Sand filtration, both slow and rapid, is becoming yearly more popular for water purification and methods yof washing the sand to maintain the filter up to the highest efficiency are being constantly improved.

As generally practiced, however, this sand washing process is still the most expensive part of filtration.

Several times a year the upper layer of sand has to be laboriously scraped off by hand, carted away, and washed in machines of greater or less complexity and costliness. Moreover, the shovels or hand tools used for this scraping cannot be so manipulated as to remove the upper sand layer with uniformity and much more sand has to be washed than is necessary. A considerable amount of sand is washed away and lost, and the washing itself, left to ordinary workmen, must often be imperfectly done.

Devices for stirring up the sand in place under water, and removing the dirty water by suction as it is formed have been tried with more or less success. But these machines have seemed to the writer, as far as he is informed about them, to be unnecessarily complicated and expensive in operation. He has designed the device shown in Figs. 639 to 642 for a quick automatic scraping and washing of a layer of sand of uniform and minimum thickness. It has been designed especially for a plant for filtering the water of a brook for a small community. The cleaning is to be done while the filter is in use so that no shut down and consequent duplication of the plant is required.

Sand Filtration 664

The filter is planned to be built about three hundred feet from the brook and its water level is substantially constant within a few inches, because it enters a lake just below the filter. This maintains the ground water at a permanent level and simplifies the problem of filtration by providing a uniform head throughout the year. This level is indicated by dotted line on the drawing. The water is partially filtered in passing from the brook through gravel from eight to ten feet deep, and enters first a sediment reservoir and thence through a regulating valve into the filter.

Fig. 639. Longitudinal Section of Writer's Slow Sand Filter.

Fig. 639. Longitudinal Section of Writer's Slow Sand Filter.

The filtration may be accomplished in this plant either on the usual plan of constant contact, or by intermittent contact or on the sprinkling plan recently advocated by Miquel as far more effective than either. The drawings show modifications and details of my own.

The sprinkling filter allows of constant and much more abundant aeration throughout the entire bed than is possible with other systems, while the water slowly descends. The water is distributed over the sand at the speed of about one drop a second for every square inch of filter area by means of small enamel covered troughs, half round in section, and supplied by a main pipe running the whole length of the filter bed.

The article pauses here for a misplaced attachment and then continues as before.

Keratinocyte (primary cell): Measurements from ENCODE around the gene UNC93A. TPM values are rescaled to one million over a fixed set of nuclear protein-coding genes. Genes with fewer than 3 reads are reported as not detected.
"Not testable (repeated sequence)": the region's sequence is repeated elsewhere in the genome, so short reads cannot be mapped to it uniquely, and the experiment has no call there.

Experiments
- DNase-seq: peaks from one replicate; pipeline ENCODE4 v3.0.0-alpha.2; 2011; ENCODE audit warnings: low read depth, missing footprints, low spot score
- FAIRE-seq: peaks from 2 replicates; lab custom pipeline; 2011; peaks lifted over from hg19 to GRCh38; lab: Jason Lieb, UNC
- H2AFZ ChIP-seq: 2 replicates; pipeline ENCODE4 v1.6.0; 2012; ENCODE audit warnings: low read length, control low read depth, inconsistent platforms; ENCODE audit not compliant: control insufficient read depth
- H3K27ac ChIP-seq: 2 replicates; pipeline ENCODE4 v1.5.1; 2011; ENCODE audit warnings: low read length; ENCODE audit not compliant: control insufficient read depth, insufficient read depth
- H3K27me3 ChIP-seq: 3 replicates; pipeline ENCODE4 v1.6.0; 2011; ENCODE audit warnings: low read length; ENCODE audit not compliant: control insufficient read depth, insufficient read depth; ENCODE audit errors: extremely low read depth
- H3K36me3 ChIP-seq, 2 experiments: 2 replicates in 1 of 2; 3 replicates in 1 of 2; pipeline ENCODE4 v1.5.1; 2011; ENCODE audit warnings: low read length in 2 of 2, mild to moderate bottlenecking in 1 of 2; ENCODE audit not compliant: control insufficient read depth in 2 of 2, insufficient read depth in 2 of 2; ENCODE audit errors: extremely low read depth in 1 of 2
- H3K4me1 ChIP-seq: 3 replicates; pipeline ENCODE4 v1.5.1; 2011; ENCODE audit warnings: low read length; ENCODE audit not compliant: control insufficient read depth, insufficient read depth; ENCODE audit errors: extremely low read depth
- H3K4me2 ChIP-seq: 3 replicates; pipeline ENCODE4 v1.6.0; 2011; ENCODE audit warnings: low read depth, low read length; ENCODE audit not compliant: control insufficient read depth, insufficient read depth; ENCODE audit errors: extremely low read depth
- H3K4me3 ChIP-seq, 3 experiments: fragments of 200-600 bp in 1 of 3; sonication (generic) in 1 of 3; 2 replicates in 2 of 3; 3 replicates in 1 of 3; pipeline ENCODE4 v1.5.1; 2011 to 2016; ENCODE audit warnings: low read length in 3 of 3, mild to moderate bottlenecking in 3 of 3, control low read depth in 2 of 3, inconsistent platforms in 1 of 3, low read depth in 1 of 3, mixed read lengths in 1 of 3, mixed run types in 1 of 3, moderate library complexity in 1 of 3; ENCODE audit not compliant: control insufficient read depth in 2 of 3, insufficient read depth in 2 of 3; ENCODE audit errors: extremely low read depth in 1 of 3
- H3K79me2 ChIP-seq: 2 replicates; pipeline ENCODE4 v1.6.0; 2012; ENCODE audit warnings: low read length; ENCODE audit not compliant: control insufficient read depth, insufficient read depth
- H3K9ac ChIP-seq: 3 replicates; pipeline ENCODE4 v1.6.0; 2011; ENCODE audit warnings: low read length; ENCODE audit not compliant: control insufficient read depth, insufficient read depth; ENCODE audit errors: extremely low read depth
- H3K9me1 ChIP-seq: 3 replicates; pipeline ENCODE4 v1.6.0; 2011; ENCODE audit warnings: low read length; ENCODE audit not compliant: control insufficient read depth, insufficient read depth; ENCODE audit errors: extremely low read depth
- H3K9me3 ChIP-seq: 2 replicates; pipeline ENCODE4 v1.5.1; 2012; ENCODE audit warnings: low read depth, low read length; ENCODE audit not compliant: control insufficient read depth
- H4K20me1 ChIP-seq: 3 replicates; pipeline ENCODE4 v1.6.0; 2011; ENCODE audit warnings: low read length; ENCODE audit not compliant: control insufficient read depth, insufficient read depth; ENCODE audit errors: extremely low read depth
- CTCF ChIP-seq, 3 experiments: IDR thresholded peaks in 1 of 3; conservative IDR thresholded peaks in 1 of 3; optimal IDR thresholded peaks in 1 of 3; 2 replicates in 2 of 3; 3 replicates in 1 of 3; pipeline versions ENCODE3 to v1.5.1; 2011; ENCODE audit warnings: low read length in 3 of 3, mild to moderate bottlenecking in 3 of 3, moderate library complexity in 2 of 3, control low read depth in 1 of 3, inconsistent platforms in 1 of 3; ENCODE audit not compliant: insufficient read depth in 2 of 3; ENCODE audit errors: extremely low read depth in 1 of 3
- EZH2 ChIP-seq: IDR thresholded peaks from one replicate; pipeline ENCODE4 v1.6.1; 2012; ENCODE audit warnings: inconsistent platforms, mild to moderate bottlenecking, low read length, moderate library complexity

The sand is washed in place without interrupting the operation of the filter by running a two-edged galvanized iron scraping knife rapidly from one end of the bed to the other under the water by means of a machine motor, the ends of the knife being furnished with small wheels or rollers which run on tracks on each side of the bed. To permit of this the beds are made long and narrow, the width being limited by the practical length of the knife, which in this case has sufficient strength with a length of twelve feet. The length of the bed may be as great as desired. In this case it measures one hundred and seventy feet. Any number of knives and beds may, of course, be built side by side, and operated by the same motor and a single set of shafting. The knives have prongs cast upon their upper surfaces as shown, to aid in breaking up the "schmutzdecke," as the dirty surface of the sand to be scraped off is sometimes called. This surface or skin to be removed is usually very thin, and sometimes matted together almost like a carpet when vegetable growths or algae develop in it, and in such cases considerable agitation of the skin or schmutzdecke is necessary to properly break it up. The prongs, together with a specially rapid travel of the knives accomplish this, and the knives may be run back and forth several times if necessary to secure sufficient agitation and cleansing.

Fig. 640. Transverse Section of Filter Bed.

Fig. 640. Transverse Section of Filter Bed.

Fig. 641. Transverse Section of Trough and Knives.

Fig. 641. Transverse Section of Trough and Knives.

Fig. 642. Detail of Knife and Troughs.

Fig. 642. Detail of Knife and Troughs.

The dirty water is then pumped out by a centrifugal pump of size sufficient to remove all the water before the sediment to be removed has had time to deposit itself. A six-inch suction pump is used in this instance. The water is removed through the same tile pipe, with its evenly distributed openings, which is used to feed the filter, so that no violent suction is brought to bear on any one part of the bed. This feed pipe is supported by brackets built into the concrete walls of the filter, and is laid eight or ten inches above the surface of the sand so as to give room for the small transverse secondary feed pipes or troughs below it which are supplied with water through small round openings left in the cement joints of the main feed pipe.

The troughs are in their turn placed high enough above the bed to permit of the passage under them of the scraping and stirring knife. The feed water is distributed by the troughs over the bed by means of small drip points cast on their under surfaces as shown in the details, which alternate with the knife prongs and aid them in breaking up the schmutzdecke.